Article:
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Traditional costumes

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This picture I did take myself. We were far enough away that she couldn’t see us haha! She is picking chili peppers. They grow more than just rice in LongJi!

As we hiked through the village and up the mountain, we saw horses and dogs, and heard many roosters calling.  The town was quaint and both Dave and I were so happy to be away from the city, in this quiet, simple atmosphere.  The smell of cow manure was welcome and the cool mountain breeze was refreshing after the heat in Guilin city.  This particular day was the highlight of our stay in Guangxi Province.

The first animal friend we made at Longji.  He initially 'grumped' when Dave started to pet him, but then soon realized that he liked being pet haha!  He was very cute :)
The first animal friend we made at Longji. He initially ‘grumped’ when Dave started to pet him, but then soon realized that he liked being pet haha! He was very cute 🙂
There were roosters everywhere! This one was particularly beautiful
There were roosters everywhere! This one was particularly beautiful
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This group of dogs was terribly cute!

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They followed us down a little ways, probably hoping for some food. They might have also just been interested in seeing what the Lao Wai were up to!

As we hiked, Emily told us all about the rice fields and rice.  I’d never seen a rice plant before, so it was very neat to see how a food that sustains the better part of the world’s population is grown.  She showed us the difference between long grain and sticky rice plants.  She also explained that in the springtime, these fields fill with water.  The way these fields are built to be cascading down a mountainside was not a mere coincidence.  Gravity works as a brilliant irrigation tool, and seeing as how rice needs a great deal of water to grow, this method of growing the plant is very successful.  We arrived in LongJi just days before the crops are harvested, so we got to see them in their golden splendor.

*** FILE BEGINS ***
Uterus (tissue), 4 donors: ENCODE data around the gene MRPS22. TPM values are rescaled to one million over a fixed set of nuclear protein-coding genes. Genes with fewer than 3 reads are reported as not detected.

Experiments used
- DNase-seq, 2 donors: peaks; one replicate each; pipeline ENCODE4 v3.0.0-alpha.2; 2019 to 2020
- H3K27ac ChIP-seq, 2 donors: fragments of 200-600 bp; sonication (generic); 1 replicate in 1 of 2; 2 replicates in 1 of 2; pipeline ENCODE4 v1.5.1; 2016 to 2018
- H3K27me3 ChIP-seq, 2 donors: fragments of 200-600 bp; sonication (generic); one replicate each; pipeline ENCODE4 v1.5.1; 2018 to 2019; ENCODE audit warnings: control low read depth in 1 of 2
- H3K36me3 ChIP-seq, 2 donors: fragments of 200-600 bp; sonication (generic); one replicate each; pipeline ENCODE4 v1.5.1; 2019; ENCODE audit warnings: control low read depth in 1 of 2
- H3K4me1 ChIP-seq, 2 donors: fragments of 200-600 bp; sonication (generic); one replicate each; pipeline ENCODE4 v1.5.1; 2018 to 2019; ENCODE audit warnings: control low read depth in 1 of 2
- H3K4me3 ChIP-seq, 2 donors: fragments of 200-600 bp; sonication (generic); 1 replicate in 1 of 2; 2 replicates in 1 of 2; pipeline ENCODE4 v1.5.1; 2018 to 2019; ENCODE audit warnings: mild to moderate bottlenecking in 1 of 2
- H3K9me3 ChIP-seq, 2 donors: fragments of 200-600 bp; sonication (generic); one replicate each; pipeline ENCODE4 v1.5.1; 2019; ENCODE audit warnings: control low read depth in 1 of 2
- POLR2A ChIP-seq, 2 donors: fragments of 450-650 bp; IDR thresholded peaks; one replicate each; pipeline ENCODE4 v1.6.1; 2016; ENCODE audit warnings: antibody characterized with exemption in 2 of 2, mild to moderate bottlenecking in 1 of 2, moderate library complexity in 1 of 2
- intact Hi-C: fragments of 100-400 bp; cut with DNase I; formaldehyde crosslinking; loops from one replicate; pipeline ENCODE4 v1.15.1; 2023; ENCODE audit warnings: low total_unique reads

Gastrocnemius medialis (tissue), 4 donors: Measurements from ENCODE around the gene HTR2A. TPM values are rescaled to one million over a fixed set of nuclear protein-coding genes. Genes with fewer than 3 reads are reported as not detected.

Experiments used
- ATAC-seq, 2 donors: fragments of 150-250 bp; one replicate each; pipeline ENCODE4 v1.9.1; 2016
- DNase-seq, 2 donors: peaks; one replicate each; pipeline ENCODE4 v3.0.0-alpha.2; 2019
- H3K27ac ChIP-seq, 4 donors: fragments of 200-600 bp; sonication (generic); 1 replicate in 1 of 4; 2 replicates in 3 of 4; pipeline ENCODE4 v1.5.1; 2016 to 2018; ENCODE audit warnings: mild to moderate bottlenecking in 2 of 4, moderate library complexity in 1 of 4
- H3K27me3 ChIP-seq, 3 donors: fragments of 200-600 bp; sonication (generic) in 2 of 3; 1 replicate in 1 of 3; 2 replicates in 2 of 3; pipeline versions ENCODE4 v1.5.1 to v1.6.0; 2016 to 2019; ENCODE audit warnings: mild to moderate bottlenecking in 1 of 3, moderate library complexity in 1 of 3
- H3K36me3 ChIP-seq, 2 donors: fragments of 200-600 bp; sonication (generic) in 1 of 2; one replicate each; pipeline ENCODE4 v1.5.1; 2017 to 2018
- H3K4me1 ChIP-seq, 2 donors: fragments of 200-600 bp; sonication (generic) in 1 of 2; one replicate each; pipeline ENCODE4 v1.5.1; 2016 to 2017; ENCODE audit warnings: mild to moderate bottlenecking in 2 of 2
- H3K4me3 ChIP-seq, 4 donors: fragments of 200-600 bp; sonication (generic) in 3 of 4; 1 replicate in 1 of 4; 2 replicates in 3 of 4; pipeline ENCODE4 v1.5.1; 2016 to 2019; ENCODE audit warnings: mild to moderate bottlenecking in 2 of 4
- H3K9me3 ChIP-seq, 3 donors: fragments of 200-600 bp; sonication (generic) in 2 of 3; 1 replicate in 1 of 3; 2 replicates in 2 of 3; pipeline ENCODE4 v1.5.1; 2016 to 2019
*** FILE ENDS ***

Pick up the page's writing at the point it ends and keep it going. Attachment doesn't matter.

A closer shot
A close-up of rice
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A view of the fields as we hiked up the mountain

Eventually Emily lead us to a set of stone stairs, going up to the peak of the mountain.  I was really able to appreciate the 11 flights of stairs I’ve been climbing daily to get to the apartment, because the trek wasn’t nearly as bad as it could have been!  The view was beautiful the whole way up, and I soaked in the quiet and the smells of nature.  Living in a city is exciting, but nothing beats fresh air and silence.

Our first view of the stairs.  At this point, I didn't realize how many of these things I'd have to climb!
Our first view of the stairs. At this point, I didn’t realize how many of these things I’d have to climb!
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The air was a bit thinner up here and we had to stop a few times on the way up to catch our breath!

Another break and photo op!

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I swear the stairs just got more beautiful a we continued the climb

The scene at the top of the mountain was amazing.  The two hours it took us to get up there were worth every step.  I took a video because no picture alone could do the scene justice, but the video is too large to upload 😦  I’ll see if I can post it on facebook eventually.  For now, here are some pictures of that incredible view…

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No photo could possibly do this justice